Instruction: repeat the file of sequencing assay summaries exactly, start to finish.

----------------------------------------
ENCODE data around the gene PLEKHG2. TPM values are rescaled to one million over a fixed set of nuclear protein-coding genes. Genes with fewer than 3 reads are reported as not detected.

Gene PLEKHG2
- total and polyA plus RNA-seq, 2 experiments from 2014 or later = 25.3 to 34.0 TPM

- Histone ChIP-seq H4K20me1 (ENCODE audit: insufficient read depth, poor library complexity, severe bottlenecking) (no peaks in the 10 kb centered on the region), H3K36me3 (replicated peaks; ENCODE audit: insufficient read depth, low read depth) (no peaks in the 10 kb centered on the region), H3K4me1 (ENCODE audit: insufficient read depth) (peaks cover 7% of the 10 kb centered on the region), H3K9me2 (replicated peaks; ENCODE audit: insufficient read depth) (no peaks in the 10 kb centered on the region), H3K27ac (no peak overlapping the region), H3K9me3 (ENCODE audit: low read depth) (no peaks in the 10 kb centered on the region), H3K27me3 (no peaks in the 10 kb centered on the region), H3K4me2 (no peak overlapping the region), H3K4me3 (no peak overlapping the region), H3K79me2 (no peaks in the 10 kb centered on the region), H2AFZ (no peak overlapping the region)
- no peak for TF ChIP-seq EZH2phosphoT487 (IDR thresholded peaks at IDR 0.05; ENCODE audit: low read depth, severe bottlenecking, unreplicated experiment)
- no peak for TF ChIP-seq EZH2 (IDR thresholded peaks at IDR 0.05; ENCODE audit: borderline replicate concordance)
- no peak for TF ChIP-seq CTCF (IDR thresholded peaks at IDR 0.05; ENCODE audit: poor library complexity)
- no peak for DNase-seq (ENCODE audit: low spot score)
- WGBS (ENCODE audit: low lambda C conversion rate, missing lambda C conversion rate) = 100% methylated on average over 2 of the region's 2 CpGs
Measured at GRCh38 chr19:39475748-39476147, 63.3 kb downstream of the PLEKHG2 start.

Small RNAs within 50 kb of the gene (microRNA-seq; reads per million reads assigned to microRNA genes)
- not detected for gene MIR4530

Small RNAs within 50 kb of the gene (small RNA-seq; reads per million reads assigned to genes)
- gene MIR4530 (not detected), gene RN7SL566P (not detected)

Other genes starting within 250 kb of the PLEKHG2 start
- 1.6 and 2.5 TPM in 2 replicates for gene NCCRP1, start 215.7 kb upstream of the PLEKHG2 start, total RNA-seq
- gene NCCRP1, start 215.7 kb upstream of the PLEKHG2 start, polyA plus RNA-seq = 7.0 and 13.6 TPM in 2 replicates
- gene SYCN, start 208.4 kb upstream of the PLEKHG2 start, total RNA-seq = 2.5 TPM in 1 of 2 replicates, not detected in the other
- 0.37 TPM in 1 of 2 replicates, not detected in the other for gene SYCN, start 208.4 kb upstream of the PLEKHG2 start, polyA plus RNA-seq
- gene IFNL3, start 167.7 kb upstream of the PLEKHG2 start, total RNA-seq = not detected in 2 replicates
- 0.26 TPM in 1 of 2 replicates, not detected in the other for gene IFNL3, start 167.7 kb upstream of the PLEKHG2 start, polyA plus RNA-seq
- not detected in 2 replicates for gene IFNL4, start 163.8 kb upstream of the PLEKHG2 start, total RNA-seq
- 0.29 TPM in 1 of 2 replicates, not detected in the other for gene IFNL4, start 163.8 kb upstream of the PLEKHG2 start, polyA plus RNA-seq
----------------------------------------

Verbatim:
ENCODE data around the gene PLEKHG2. TPM values are rescaled to one million over a fixed set of nuclear protein-coding genes. Genes with fewer than 3 reads are reported as not detected.

Gene PLEKHG2
- total and polyA plus RNA-seq, 2 experiments from 2014 or later = 25.3 to 34.0 TPM

- Histone ChIP-seq H4K20me1 (ENCODE audit: insufficient read depth, poor library complexity, severe bottlenecking) (no peaks in the 10 kb centered on the region), H3K36me3 (replicated peaks; ENCODE audit: insufficient read depth, low read depth) (no peaks in the 10 kb centered on the region), H3K4me1 (ENCODE audit: insufficient read depth) (peaks cover 7% of the 10 kb centered on the region), H3K9me2 (replicated peaks; ENCODE audit: insufficient read depth) (no peaks in the 10 kb centered on the region), H3K27ac (no peak overlapping the region), H3K9me3 (ENCODE audit: low read depth) (no peaks in the 10 kb centered on the region), H3K27me3 (no peaks in the 10 kb centered on the region), H3K4me2 (no peak overlapping the region), H3K4me3 (no peak overlapping the region), H3K79me2 (no peaks in the 10 kb centered on the region), H2AFZ (no peak overlapping the region)
- no peak for TF ChIP-seq EZH2phosphoT487 (IDR thresholded peaks at IDR 0.05; ENCODE audit: low read depth, severe bottlenecking, unreplicated experiment)
- no peak for TF ChIP-seq EZH2 (IDR thresholded peaks at IDR 0.05; ENCODE audit: borderline replicate concordance)
- no peak for TF ChIP-seq CTCF (IDR thresholded peaks at IDR 0.05; ENCODE audit: poor library complexity)
- no peak for DNase-seq (ENCODE audit: low spot score)
- WGBS (ENCODE audit: low lambda C conversion rate, missing lambda C conversion rate) = 100% methylated on average over 2 of the region's 2 CpGs
Measured at GRCh38 chr19:39475748-39476147, 63.3 kb downstream of the PLEKHG2 start.

Small RNAs within 50 kb of the gene (microRNA-seq; reads per million reads assigned to microRNA genes)
- not detected for gene MIR4530

Small RNAs within 50 kb of the gene (small RNA-seq; reads per million reads assigned to genes)
- gene MIR4530 (not detected), gene RN7SL566P (not detected)

Other genes starting within 250 kb of the PLEKHG2 start
- 1.6 and 2.5 TPM in 2 replicates for gene NCCRP1, start 215.7 kb upstream of the PLEKHG2 start, total RNA-seq
- gene NCCRP1, start 215.7 kb upstream of the PLEKHG2 start, polyA plus RNA-seq = 7.0 and 13.6 TPM in 2 replicates
- gene SYCN, start 208.4 kb upstream of the PLEKHG2 start, total RNA-seq = 2.5 TPM in 1 of 2 replicates, not detected in the other
- 0.37 TPM in 1 of 2 replicates, not detected in the other for gene SYCN, start 208.4 kb upstream of the PLEKHG2 start, polyA plus RNA-seq
- gene IFNL3, start 167.7 kb upstream of the PLEKHG2 start, total RNA-seq = not detected in 2 replicates
- 0.26 TPM in 1 of 2 replicates, not detected in the other for gene IFNL3, start 167.7 kb upstream of the PLEKHG2 start, polyA plus RNA-seq
- not detected in 2 replicates for gene IFNL4, start 163.8 kb upstream of the PLEKHG2 start, total RNA-seq
- 0.29 TPM in 1 of 2 replicates, not detected in the other for gene IFNL4, start 163.8 kb upstream of the PLEKHG2 start, polyA plus RNA-seq